Wednesday, April 6, 2022

Vietnamese Grilled Oysters

Thanks to aquaculture, oysters can be found pretty much anywhere in the world, even in places where one may least suspect their presence. One such place is Vietnam. While the shellfish industry is not a traditional one, oyster cultivation has taken root in Vietnam, spanning over twenty-eight (28) provinces from the north to south of the country.  Given most of the oyster production is sold for local consumption, there is little chance that an oyster from Vietnam would grace a seafood market on the other side of the globe. 

It has been said that "oyster farming is cushy." Those words came from the first oyster farmer in the Long Hoa commune, which is found in the Can Gio District just outside of Ho Chi Minh City. The oysters are placed in cages, or hung from ropes on rafts in March, which the farmers tend as the oysters grow. After about four or five months, the farmers begin to harvest the oysters. The harvesting continues for the rest of the year and into the new year, ending around the time of the Tet holiday. The harvested oysters then make the trip to the nearest processing facility. 

In doing the research for this post, I found the two different methods of oyster farming -- cages or ropes, to be really interesting. The first method, cages, is fairly self explanatory. The cages are situated on structures that keep them off of the bottom. The structures also keep the cages in place, where their contents -- mesh begs -- allow oysters to grow. The other method involves the use of rafts, with ropes that hang down from the rafts. The oysters grow on the ropes.

Oyster cultivation using rafts and ropes in
Van Don District, Quang Ninh Province in Vietnam
(Source: Cuisine of Vietnam)

According to one oyster distributor, Vo Tien Chuong, the Vietnamese prefer to eat raw oysters; however, their cuisine does feature dishes such as sour oyster soup and oyster floss. The latter dish is an almost dried mixture of oyster meat, shrimp, pork, fish sauce and salt. While oyster floss made it to the list of dishes that I will make some day, I decided to approach the interplay of oysters and Vietnamese cuisine from a different angle. 

More specifically, I wanted to further explore the Vietnamese concept of "Ngũ Hành" or "Ngũ Vi." This concept is otherwise known as the five elements. When it comes to cooking, there are multiple levels of quintuple elements. For example, there are the five flavors: spice, sour, salty, bitter and sweet. There are also the five textures: crispy, crunchy, chewy, soft and silky. There are even the five cooking methods: raw, steamed, broiled, fried/grilled, and fermented. East Asian cuisines generally, and Vietnamese cuisine in particular, have achieved an amazing balance among the elements at every level.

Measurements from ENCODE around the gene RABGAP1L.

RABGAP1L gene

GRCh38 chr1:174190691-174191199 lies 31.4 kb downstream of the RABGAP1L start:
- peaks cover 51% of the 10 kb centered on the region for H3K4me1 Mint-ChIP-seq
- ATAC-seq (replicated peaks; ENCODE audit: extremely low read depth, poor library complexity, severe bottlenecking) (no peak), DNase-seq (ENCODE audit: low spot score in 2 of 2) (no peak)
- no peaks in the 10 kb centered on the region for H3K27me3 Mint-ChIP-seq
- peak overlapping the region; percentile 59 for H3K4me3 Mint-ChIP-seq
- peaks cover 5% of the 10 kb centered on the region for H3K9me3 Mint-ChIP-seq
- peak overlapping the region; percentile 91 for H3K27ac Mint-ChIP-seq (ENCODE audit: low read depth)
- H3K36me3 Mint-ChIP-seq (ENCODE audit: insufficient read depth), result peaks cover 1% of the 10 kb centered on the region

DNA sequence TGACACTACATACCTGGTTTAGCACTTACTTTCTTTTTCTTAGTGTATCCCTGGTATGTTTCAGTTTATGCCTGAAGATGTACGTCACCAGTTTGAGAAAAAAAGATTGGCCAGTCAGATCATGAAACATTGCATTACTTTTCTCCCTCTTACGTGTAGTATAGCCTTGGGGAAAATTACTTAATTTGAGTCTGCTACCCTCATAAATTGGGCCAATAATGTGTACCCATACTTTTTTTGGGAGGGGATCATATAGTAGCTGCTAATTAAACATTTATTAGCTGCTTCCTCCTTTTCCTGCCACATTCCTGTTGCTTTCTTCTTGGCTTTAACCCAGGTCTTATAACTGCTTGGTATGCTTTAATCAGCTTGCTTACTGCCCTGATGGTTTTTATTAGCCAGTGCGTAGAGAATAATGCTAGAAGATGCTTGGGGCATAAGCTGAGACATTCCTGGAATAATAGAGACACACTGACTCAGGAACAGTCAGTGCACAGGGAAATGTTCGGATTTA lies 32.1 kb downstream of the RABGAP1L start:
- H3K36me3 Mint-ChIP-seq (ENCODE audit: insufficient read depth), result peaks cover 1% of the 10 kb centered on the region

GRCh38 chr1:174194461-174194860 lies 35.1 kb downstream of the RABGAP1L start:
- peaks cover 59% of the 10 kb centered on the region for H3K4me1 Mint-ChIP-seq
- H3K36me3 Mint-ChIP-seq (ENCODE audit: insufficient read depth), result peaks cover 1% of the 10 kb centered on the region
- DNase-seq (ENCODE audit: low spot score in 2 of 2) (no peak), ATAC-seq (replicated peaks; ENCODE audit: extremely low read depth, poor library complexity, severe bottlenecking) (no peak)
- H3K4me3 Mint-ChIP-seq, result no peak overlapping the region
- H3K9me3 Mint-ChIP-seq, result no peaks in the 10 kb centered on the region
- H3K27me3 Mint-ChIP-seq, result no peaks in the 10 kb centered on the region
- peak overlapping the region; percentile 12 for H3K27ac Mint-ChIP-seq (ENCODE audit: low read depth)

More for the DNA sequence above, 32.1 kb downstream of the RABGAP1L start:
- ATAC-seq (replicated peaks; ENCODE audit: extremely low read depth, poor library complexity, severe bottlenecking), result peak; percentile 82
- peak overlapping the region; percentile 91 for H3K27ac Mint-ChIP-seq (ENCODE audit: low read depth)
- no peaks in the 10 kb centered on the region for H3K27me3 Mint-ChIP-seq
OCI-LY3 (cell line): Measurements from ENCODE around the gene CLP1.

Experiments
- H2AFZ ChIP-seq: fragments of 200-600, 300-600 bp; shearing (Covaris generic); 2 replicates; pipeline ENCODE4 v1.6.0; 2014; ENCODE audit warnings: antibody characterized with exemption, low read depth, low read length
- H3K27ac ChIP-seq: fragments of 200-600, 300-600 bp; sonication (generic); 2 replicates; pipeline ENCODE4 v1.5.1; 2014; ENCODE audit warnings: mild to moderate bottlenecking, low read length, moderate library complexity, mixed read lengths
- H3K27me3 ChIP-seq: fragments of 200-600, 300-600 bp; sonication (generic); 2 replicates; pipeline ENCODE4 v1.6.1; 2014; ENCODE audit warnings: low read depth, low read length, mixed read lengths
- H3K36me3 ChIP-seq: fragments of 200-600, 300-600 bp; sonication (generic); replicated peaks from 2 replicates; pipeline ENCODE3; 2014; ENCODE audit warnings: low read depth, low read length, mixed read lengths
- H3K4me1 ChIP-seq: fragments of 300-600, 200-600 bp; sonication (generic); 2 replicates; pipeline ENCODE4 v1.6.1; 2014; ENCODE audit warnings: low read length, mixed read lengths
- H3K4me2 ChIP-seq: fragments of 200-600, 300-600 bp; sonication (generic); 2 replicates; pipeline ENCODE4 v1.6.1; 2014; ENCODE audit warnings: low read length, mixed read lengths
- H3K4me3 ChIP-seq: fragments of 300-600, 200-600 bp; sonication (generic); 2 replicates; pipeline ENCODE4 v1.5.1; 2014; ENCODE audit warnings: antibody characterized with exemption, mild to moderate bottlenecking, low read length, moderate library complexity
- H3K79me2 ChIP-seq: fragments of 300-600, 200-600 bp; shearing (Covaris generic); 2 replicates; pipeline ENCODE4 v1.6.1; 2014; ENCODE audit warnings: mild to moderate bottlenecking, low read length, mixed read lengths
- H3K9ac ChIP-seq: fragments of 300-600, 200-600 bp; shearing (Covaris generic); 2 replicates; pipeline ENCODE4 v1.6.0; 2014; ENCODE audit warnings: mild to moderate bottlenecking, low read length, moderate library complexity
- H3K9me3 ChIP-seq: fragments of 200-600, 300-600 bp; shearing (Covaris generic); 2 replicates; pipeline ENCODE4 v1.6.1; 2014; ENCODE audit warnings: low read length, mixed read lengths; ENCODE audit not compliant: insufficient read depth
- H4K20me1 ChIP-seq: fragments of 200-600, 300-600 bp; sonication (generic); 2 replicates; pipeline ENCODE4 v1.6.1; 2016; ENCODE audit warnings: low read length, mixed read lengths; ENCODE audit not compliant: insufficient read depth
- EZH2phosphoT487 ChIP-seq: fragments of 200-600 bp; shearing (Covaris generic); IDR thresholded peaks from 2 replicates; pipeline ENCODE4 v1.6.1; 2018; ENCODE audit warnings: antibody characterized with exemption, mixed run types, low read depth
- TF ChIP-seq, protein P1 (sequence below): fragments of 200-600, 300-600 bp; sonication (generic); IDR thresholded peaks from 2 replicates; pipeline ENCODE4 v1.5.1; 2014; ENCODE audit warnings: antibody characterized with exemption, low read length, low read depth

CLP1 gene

I found a recipe for a "zesty Vietnamese dressing" that demonstrated this balance, at least as it came to the five flavors.  Running down the ingredient list, I saw how each item could fit in the balance. The chiles provided the spice. Lime juice perhaps contributes the sour or bitter flavors. Fish sauce definitely imbues a salty umami flavor and there can be no dispute that honey adds sweetness to the dish. 

Together all of these ingredients provide that balance that contributes to an overall amazing flavor of a sauce that could be served alongside or on top of oysters. While I have made many a mignonette sauce to go with raw oysters, I think this cause could perhaps be the best one for oysters served in any of the five cooking methods, thereby achieving balance in yet another, albeit indirect way.  


Recipe from Irena Macri

Serves 2-4


  • 1 tablespoon grated fresh ginger
  • 1 small garlic clove, finely diced
  • 1/2 long red chile, finely diced
  • 1 teaspoon sesame oil
  • 2 tablespoons of extra-virgin olive oil
  • 1 lime, juiced
  • 2 tablespoons fish sauce
  • 1 teaspoon coconut sugar/syrup or raw honey
  • 1 tablespoon Tamari sauce
  • 1 tablespoon chopped scallions
  • 1 tablespoon chopped cilantro
  • 1 or 2 dozen oysters


1. Prepare the sauce. Mix or whisk all of the ingredients in a bowl. 

2. Prepare the oysters. Shuck the oysters, removing the top shell but leaving the oysters in the bottom shell.  Spoon 1/2 tablespoon to 1 tablespoon (depending upon the size of the oyster) over the oyster.

3. Grill the oysters. Heat a grill on high heat. Add the oyster shells and grill for 2 minutes. Remove from the grill and serve immediately. 


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